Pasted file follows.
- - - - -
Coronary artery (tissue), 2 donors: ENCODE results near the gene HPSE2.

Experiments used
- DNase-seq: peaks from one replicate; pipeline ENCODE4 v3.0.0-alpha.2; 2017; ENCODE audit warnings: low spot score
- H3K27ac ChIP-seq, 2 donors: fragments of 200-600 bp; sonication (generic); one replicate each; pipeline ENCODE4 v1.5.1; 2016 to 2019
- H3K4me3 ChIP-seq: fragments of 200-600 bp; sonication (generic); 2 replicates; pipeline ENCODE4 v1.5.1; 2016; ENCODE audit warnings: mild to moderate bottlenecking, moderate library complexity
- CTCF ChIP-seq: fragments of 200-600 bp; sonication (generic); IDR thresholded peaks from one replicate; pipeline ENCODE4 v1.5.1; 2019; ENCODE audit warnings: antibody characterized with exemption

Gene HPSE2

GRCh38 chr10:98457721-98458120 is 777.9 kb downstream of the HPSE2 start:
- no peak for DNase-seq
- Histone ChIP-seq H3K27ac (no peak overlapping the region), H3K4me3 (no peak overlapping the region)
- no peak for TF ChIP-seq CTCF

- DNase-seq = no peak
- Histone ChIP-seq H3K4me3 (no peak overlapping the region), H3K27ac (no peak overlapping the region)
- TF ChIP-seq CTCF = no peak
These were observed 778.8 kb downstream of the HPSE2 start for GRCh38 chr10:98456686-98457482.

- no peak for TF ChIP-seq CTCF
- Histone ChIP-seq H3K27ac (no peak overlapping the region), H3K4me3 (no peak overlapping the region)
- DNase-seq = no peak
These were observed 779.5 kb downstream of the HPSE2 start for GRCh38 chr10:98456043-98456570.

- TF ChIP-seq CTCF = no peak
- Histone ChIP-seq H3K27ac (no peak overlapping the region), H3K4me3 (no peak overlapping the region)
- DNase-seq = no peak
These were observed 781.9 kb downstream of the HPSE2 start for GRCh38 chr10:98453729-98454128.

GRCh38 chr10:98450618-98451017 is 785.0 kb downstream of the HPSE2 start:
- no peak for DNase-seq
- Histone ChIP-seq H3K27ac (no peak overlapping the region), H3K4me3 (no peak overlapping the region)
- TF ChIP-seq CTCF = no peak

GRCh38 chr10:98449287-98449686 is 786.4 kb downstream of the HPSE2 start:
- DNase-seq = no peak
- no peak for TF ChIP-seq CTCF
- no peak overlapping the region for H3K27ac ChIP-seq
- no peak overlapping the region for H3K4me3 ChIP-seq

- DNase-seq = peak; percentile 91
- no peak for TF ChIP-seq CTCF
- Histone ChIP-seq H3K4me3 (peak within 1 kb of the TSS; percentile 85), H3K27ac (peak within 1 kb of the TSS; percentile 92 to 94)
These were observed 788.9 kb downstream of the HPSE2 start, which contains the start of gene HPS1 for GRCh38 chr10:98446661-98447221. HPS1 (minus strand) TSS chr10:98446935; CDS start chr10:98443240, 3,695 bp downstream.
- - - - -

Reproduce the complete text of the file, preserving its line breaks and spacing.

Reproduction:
Coronary artery (tissue), 2 donors: ENCODE results near the gene HPSE2.

Experiments used
- DNase-seq: peaks from one replicate; pipeline ENCODE4 v3.0.0-alpha.2; 2017; ENCODE audit warnings: low spot score
- H3K27ac ChIP-seq, 2 donors: fragments of 200-600 bp; sonication (generic); one replicate each; pipeline ENCODE4 v1.5.1; 2016 to 2019
- H3K4me3 ChIP-seq: fragments of 200-600 bp; sonication (generic); 2 replicates; pipeline ENCODE4 v1.5.1; 2016; ENCODE audit warnings: mild to moderate bottlenecking, moderate library complexity
- CTCF ChIP-seq: fragments of 200-600 bp; sonication (generic); IDR thresholded peaks from one replicate; pipeline ENCODE4 v1.5.1; 2019; ENCODE audit warnings: antibody characterized with exemption

Gene HPSE2

GRCh38 chr10:98457721-98458120 is 777.9 kb downstream of the HPSE2 start:
- no peak for DNase-seq
- Histone ChIP-seq H3K27ac (no peak overlapping the region), H3K4me3 (no peak overlapping the region)
- no peak for TF ChIP-seq CTCF

- DNase-seq = no peak
- Histone ChIP-seq H3K4me3 (no peak overlapping the region), H3K27ac (no peak overlapping the region)
- TF ChIP-seq CTCF = no peak
These were observed 778.8 kb downstream of the HPSE2 start for GRCh38 chr10:98456686-98457482.

- no peak for TF ChIP-seq CTCF
- Histone ChIP-seq H3K27ac (no peak overlapping the region), H3K4me3 (no peak overlapping the region)
- DNase-seq = no peak
These were observed 779.5 kb downstream of the HPSE2 start for GRCh38 chr10:98456043-98456570.

- TF ChIP-seq CTCF = no peak
- Histone ChIP-seq H3K27ac (no peak overlapping the region), H3K4me3 (no peak overlapping the region)
- DNase-seq = no peak
These were observed 781.9 kb downstream of the HPSE2 start for GRCh38 chr10:98453729-98454128.

GRCh38 chr10:98450618-98451017 is 785.0 kb downstream of the HPSE2 start:
- no peak for DNase-seq
- Histone ChIP-seq H3K27ac (no peak overlapping the region), H3K4me3 (no peak overlapping the region)
- TF ChIP-seq CTCF = no peak

GRCh38 chr10:98449287-98449686 is 786.4 kb downstream of the HPSE2 start:
- DNase-seq = no peak
- no peak for TF ChIP-seq CTCF
- no peak overlapping the region for H3K27ac ChIP-seq
- no peak overlapping the region for H3K4me3 ChIP-seq

- DNase-seq = peak; percentile 91
- no peak for TF ChIP-seq CTCF
- Histone ChIP-seq H3K4me3 (peak within 1 kb of the TSS; percentile 85), H3K27ac (peak within 1 kb of the TSS; percentile 92 to 94)
These were observed 788.9 kb downstream of the HPSE2 start, which contains the start of gene HPS1 for GRCh38 chr10:98446661-98447221. HPS1 (minus strand) TSS chr10:98446935; CDS start chr10:98443240, 3,695 bp downstream.